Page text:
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Brush your teeth in the metaverse with this new tech from CMU researchers

A team from the university's Robotics Institute and Human-Computer Interaction Institute have created an ultrasound phased array to create mouth sensations in the metaverse.

The ultrasound phased array allows users to feel mouth sensations in the metaverse without an added device.

(Courtesy photo)

A team of researchers at Carnegie Mellon University wants to bring tactile sensations to mouths in the metaverse.

That’s right — with the help of students and faculty at the Future Interfaces Group within the university’s Human-Computer Interaction Institute, anyone hanging out in a virtual reality space might soon be able to drink from a water fountain, brush their teeth or even feel a bug crawling across the mouth.

It’s all thanks to an ultrasound phased array, technology that is able to focus air-borne acoustic energy onto the lips, mouth, teeth and tongue to create sensations like taps and continuous vibrations without putting a device over or in the mouth. The half moon-shaped array can be attached to the bottom of existing virtual reality headsets in a way that allows ultrasonic transducers to focus beams of acoustic energy onto the mouth.

The FIG Lab, as it’s called, isn’t the first to look into VR applications for haptics, a field that studies the sense of touch and how it can be recreated using technology. Even mouth haptics aren’t new in the metaverse. But second-year CMU Robotics Institute Ph.D. student Vivian Shen told Technical.ly that the FIG Lab is the first to leverage ultrasound phased arrays for integration into VR headsets for mouth haptics.

“Right now, really the only commercial haptics path is basically vibration. So your controllers will vibrate when you touch something or vibrate when you hit something or vibrate when you feel something,” Shen said. “And that’s really just not what we feel in our everyday lives.”

While ultrasound phased arrays can’t simulate more detailed mouth sensations that cover a large amount of surface area (like kissing, for example), they don’t require any additional technology to be attached over or in the mouth, lowering the barrier to entry for the user and making the overall experience more comfortable. But that doesn’t mean there’s not a place for those approaches too, Shen said — they just haven’t been widely commercially adopted as of now.

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“All sorts of haptics research is necessary if we want to make virtual reality a more immersive and realistic experience,” she said.

That work, encompassed in a recent paper by Shen, CMU post-doctoral fellow Craig Shultz and associate professor Chris Harrison, earned the research team the Best Paper Award at the Association for Computing Machinery’s Conference on Human Factors in Computing Systems, held earlier this month.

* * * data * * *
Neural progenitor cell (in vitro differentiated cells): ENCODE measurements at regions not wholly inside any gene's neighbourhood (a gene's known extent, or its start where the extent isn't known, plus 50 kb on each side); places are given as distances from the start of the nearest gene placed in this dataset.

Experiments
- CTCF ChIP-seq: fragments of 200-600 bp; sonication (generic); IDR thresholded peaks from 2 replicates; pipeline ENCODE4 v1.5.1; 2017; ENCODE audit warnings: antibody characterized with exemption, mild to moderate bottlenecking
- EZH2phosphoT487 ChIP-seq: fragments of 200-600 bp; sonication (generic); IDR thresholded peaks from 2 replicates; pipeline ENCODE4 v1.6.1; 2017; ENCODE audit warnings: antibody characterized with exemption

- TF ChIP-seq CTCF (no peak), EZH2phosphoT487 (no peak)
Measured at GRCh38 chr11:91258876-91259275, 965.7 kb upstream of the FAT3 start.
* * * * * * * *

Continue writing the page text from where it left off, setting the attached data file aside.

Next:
A user brushes their teeth in the metaverse using the ultrasound phased array developed by CMU’s FIG Lab. (Courtesy photo)

Creating mouth sensations — or any tactile feeling, for that matter — in the metaverse is fun for immersive gaming experiences, but it also has the potential to enhance important simulations, Shen said. For mouth haptics in particular, one example of an area Shen foresees this tech benefitting down the road is dental simulations for students or trainees in the field. The device, she said, could teach them how to clean or treat patients without requiring actual human patients.

“Our device isn’t quite expressive enough to really emulate a dental cleaning,” Shen said. “But if we are able to enable those types of haptics, then training simulations will be so much more realistic and so much more useful.”

The opportunities the metaverse creates to bring people together in new ways who might be physically apart are worth exploring, Shen thinks.

For now, Shen said the lab will be continuing to improve the ultrasound board they’ve been working on and inviting users to come to the lab and try it out for feedback. Moving forward, she and the other researchers have started looking into other mid-air haptics, creating tactile sensation for something that doesn’t actually have to touch the user, like a fan.

“We think of this as an interesting way to be able to have people feel stuff without having to put on a whole suit or something, and having stuff touching their skin, which is a lot more restrictive.” Shen said of the lab’s work in the field.

And while mention of the metaverse can spark eye rolls these days on some corners of the internet, Shen thinks innovation in the field is important because the technology will certainly have a place in the the future.

“I disagree with the idea of the metaverse becoming this thing that like everyone has to get on and that we’re going to be spending hours and hours and hours of our everyday [life on it],” she said. But its potential for enhancing remote trainings and simulations and the opportunities it creates to bring people together in new ways who might be physically apart are worth exploring. She points to how social media changed the world by creating new ways of connecting people across the globe.

“Now you can message anyone around the world in seconds, and you can keep in contact with friends that have left the country, and it’s really connected the world,” she said. “And I think similarly, when VR becomes more commonplace, it will feed that connection.”


Sophie Burkholder is a 2021-2022 corps member for Report for America, an initiative of The Groundtruth Project that pairs young journalists with local newsrooms. This position is supported by the Heinz Endowments. -30-
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